With the need and consciousness for safety of departed souls, many began to search for private funeral homes. This began the journey of the boom of private funeral homes in Nigeria, especially in Southern Nigeria. Within some months post 2000, the funeral homes business began to boom. Buying burial vaults for a family member or buying for oneself in advance became the fad among Southern Nigerians. Initially it was for the rich and seen as a status symbol. But over time the need to preserve the body of departed souls from being dismembered became a concern to all.
In southern Nigeria, private funeral homes are almost everywhere. From Lagos, Abeokuta, Ibadan, Oshogbo, Oyo, Onitsha, Benin, Port Harcourt, Ede, Uyo, Ikere Ekiti, Awka among many other cities are countless.
Funeral homes services start from mortuary service. The public mortuaries are not well maintained though cheaper. With funeral homes to keep a corpse for a day ranges from fifteen to fifty Thousand naira. But with the public mortuary, it can be as low as three to five thousand depending on the location and city.
Mortuary service comes with embalmment of body and casket costs. Funeral homes charge as high as Seventh-five thousand, equivalent to One Hundred US dollar for corpse embalmment. In terms of casket, people do according to their sizes. Caskets can be as low as One Hundred and fifty thousand or run into Millions of naira.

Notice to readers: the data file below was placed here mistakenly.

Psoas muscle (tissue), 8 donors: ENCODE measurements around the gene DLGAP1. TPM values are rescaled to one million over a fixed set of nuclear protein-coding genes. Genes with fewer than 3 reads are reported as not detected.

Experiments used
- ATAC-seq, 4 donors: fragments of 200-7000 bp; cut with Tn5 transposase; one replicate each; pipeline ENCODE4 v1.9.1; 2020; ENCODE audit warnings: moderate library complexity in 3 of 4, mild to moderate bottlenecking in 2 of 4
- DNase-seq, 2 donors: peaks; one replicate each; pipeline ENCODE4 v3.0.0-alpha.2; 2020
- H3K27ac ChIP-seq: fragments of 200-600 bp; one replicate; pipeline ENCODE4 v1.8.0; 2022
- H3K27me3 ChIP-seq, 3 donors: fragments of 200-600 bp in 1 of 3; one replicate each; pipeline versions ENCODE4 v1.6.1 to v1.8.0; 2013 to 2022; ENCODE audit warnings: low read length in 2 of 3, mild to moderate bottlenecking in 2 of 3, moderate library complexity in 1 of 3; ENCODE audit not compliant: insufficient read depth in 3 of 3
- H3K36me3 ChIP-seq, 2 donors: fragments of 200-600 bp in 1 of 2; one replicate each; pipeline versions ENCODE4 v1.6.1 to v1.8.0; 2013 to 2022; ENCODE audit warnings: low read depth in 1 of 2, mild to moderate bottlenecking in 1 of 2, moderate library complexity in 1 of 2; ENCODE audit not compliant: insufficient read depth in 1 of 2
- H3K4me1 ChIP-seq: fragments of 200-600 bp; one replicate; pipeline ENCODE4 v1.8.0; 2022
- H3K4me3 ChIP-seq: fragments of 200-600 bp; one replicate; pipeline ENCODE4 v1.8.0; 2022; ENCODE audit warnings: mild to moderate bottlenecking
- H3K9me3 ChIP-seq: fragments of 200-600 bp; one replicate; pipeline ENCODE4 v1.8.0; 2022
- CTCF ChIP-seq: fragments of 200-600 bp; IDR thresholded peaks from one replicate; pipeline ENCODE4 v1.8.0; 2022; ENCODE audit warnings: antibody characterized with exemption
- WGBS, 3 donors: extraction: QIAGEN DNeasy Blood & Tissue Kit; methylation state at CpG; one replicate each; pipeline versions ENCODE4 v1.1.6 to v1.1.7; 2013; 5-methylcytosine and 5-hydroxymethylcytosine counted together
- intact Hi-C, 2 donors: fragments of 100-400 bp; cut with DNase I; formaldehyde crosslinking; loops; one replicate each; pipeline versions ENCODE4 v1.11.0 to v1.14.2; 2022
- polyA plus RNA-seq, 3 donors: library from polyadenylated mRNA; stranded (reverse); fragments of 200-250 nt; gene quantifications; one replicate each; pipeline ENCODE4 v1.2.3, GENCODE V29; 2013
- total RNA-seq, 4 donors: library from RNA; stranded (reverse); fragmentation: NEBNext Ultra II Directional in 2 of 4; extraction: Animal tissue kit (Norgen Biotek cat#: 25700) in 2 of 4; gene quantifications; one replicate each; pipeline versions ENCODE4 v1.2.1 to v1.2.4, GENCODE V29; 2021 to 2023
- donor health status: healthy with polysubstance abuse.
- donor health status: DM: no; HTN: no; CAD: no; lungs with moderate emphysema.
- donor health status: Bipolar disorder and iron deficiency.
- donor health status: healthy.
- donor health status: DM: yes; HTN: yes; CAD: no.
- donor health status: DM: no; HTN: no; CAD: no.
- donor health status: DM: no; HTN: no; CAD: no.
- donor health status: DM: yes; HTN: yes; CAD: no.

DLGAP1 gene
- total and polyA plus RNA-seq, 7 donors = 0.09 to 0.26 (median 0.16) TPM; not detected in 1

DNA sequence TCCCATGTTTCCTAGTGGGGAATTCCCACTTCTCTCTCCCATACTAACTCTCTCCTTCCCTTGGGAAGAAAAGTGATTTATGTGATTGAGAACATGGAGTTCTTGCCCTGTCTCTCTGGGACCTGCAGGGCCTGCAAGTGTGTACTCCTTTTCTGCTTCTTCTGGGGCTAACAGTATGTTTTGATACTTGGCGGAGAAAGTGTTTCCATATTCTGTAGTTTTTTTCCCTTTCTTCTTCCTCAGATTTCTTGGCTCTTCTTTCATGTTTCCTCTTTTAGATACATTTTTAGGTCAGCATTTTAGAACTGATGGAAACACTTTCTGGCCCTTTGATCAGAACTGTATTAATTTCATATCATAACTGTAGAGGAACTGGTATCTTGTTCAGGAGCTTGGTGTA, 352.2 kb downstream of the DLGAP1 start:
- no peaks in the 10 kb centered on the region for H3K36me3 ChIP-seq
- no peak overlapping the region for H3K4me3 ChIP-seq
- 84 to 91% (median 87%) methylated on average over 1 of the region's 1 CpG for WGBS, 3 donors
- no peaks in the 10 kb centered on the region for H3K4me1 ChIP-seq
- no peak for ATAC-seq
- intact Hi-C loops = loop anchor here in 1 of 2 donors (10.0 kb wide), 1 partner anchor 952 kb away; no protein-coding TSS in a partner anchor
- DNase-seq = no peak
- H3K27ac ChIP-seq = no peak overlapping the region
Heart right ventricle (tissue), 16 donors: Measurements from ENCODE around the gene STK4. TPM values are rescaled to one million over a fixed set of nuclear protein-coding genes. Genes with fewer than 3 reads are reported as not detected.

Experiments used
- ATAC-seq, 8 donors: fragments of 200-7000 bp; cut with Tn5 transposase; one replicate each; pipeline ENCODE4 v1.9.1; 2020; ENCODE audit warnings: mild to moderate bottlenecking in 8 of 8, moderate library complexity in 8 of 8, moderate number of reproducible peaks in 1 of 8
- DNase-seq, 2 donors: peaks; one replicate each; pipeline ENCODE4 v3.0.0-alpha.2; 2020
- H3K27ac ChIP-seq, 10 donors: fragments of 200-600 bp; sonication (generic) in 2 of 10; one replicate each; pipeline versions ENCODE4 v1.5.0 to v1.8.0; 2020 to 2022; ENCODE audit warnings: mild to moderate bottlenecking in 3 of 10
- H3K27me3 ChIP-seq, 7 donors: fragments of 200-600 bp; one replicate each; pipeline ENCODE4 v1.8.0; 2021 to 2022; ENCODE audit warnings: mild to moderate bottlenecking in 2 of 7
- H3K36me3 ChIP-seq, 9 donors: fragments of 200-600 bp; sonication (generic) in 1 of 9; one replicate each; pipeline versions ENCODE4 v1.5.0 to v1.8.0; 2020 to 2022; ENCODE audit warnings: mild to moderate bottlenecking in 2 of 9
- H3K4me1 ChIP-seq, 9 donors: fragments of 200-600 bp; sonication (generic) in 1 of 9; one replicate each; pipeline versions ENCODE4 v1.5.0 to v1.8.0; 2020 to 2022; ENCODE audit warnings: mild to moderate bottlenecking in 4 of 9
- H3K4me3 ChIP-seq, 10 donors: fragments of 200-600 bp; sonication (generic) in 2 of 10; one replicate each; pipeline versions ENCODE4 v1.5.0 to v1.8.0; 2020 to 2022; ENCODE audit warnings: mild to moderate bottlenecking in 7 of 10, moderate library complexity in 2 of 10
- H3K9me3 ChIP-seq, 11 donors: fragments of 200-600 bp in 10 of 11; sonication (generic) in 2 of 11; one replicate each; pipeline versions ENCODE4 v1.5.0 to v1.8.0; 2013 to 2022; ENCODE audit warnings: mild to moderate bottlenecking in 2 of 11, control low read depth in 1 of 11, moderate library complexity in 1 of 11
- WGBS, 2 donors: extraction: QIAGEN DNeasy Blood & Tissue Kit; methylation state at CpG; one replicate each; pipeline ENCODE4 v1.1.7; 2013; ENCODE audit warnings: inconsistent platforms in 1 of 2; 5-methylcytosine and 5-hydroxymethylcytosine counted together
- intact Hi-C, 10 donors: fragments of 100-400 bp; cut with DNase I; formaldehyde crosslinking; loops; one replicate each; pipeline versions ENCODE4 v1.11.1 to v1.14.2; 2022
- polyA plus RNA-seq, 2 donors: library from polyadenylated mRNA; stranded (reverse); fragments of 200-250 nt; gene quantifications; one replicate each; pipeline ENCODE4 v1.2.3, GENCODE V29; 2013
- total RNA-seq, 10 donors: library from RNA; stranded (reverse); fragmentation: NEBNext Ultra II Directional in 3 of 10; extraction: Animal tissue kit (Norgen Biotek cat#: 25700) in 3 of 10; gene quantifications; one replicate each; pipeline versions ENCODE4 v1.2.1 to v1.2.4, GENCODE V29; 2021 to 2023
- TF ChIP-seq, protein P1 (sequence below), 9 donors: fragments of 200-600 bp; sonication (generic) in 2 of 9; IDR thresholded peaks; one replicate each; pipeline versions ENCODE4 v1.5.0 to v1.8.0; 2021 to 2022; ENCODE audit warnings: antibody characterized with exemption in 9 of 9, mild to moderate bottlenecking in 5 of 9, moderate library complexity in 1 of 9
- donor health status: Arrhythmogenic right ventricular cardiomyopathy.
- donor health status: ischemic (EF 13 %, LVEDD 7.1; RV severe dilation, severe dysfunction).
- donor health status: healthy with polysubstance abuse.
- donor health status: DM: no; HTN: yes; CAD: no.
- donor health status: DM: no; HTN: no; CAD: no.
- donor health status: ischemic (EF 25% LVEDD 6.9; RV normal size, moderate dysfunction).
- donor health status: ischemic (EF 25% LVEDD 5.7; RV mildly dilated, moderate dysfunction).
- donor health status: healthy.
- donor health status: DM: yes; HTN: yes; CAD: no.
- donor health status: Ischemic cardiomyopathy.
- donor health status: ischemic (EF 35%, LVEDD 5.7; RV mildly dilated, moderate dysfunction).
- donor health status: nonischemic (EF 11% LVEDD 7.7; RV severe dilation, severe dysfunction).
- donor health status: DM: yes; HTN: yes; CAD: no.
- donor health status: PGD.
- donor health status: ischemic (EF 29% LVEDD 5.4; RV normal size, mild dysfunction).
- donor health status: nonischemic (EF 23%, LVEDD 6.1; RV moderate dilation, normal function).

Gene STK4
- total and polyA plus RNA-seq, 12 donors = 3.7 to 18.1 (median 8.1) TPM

The funeral place, grave, often seems to be the most expensive of all these. Grave also comes in shades, single or double. An average price for a burial place in private funeral homes, anywhere in the Southwest is about Seven Hundred and fifty thousand naira (One Thousand US dollar at the parallel market rate). In Lagos the price ranges from Two Million naira (about three Thousand US dollars) to fifty Million depending on taste. This is outside other costs. One may not understand the implication of this until one realises this is a country where many live on less than a US dollar daily
What is too much for the dead?
The above question began to pop up in the heart of the writer since 2015 there about. Around July that year, a long distance relative passed on. Relatively young man around 40 due to a communicable disease he hid from the family until the case became irreversible. The individual passed on within a week despite family medical rescue efforts. To preserve the individual memory with the decision that his young children can visit his burial place when they were of age, a decision to use a private funeral home was reached. As of then, a single grave procured was around over a million naira.
Since I have been asking this question. In 2018 I asked Biodun, not real name, whose family wanted to go same route around 2018, what is too much? According to him, “This private initiative allows members of the public to honour their dead ones as well as gives rest of mind that your departed soul can rest without the fear of someone coming to cut some parts for sales”.